JavaScript Loop Performance Showdown

Which Type Of Loop Is Fastest In JavaScript?

Quick Summary: JavaScript, renowned for its versatility and potency, stands as a prominent programming language extensively employed in web development. In this discourse, we shall delve into the various loop types in JavaScript and conduct an in-depth analysis of their performance to ascertain which among them reigns as the swiftest.


Among the fundamental necessities in programming is executing a particular code block multiple times. Loops play a crucial role in this context, and all Javascript Frameworks offer a variety of loops, each with advantages and limitations. Explore the most suitable loop or iterator for your specific needs to avoid any inadvertent errors that could impact application performance.

The question is, Do you want to discover which loop or iteration best suits your needs? Various options are available in for loops, including for, for(reverse), for…of, for each, for…in, and for…await. The article presents one such debate, and we will discuss the fastest loop in JavaScript.

So, read and become one of the top Javascript Developers.

What is Loop In JavaScript?

In JavaScript, a loop is a Programming construct used to execute a block of code repeatedly. Additionally, there are different types of loops, including “for” Loops, “While” loops, and “do-while” loops. These allow you to iterate through arrays, perform actions based on conditions, and execute code multiple times. Furthermore, loops are essential for automating repetitive tasks and processing data efficiently in your programs.

Which is the fastest for loop?

Answer: for (reverse)

  • I’m surprised that for (reverse) is the fastest of all the for loops when I tested it locally. Here’s an example. Run for a loop through an array with over one million items.
  • Please note that console.time() results are highly dependent on your system configuration. Check out the accuracy here.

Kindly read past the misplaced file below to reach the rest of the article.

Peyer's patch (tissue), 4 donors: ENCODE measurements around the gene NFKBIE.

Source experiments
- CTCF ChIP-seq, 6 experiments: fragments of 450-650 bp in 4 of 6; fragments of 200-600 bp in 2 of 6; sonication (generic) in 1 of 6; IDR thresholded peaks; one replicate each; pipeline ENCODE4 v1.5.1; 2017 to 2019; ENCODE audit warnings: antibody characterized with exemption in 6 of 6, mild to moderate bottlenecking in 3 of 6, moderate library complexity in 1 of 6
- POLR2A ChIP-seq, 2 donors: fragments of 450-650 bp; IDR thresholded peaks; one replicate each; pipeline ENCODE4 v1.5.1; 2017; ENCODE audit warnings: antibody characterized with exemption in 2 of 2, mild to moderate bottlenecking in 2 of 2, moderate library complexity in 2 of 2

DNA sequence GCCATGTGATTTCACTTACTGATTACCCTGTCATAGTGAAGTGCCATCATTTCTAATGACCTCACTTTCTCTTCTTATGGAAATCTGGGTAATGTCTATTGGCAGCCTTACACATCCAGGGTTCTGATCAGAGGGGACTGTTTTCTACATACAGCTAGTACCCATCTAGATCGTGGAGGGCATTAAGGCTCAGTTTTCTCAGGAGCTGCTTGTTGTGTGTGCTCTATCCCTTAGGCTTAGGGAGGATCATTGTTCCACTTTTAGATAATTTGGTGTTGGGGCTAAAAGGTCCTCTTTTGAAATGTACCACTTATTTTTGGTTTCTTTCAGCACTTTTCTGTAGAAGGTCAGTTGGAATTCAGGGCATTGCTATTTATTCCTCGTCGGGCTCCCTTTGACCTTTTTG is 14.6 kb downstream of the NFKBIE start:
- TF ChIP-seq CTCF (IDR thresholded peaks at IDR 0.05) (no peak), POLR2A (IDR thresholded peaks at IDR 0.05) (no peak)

• const million = 1000000;const arr = Array(million);console.time(‘⏳’);for (let i = arr.length; i > 0; i–) {} // for(reverse) :- 1.5msfor (let i = 0; i < arr.length; i++) {} // for          :- 1.6msarr.forEach(v => v)                     // foreach      :- 2.1msfor (const v of arr) {}                 // for…of     :- 11.7msconsole.timeEnd(‘⏳’);
  • The reverse for loop and the forward for loop takes almost the same amount of time. for(reverse) calculates a starting variable let i = arr.length only once, so there is a 0.1ms difference. After each increment in the forward for loop, it checks the condition i < arr.length. It will make no difference, ignore it.
  • On the other hand, foreach is a method of an array prototype. Comparatively to normal for loops, foreach, and for…of takes longer to iterate through the array.

expert Javascript developers

What loops are there, and when should you use them?

1. For loop (forward and reverse)

  • Everyone is probably familiar with this loop. If you need to repeat a block of code to fix counter times, you can use it for loops.
  • Traditionally, the for loop is the fastest, so you should always use them, right? Not necessarily. Performance is not the only factor. In general, code readability is more important, so choose the style that fits your application.

2. forEach

  • Upon receiving an array element, this method executes a callback function for each element. Furthermore, foreach’s callback function accepts the current value and the index.
  • foreach also allows you to use this keyword as an optional parameter within the callback function.
    • const things = [‘have’, ‘fun’, ‘coding’];const callbackFun = (item, idex) => {   console.log(`${item} – ${index}`);}things.foreach(callbackFun);o/p:- have – 0     fun – 1     coding – 2
  • In JavaScript, you cannot take advantage of short-circuiting if you use foreach. Let me introduce you to short-circuiting if you are unfamiliar with it. When we use a logical operator in JavaScript, like AND(&&), OR(||) we can bypass an iteration of a loop.

3. For…of

  • This for…of is standardized in ES6(ECMAScript 6). By using the for..of loop, you can iterate over an iterable object such as an array, map, set, string, etc. In addition, you can make the code more readable.
    • const arr = [3, 5, 7];const str = ‘hello’;for (let i of arr) {  console.log(i); // logs 3, 5, 7}for (let i of str) {  console.log(i); // logs ‘h’, ‘e’, ‘l’, ‘l’, ‘o’}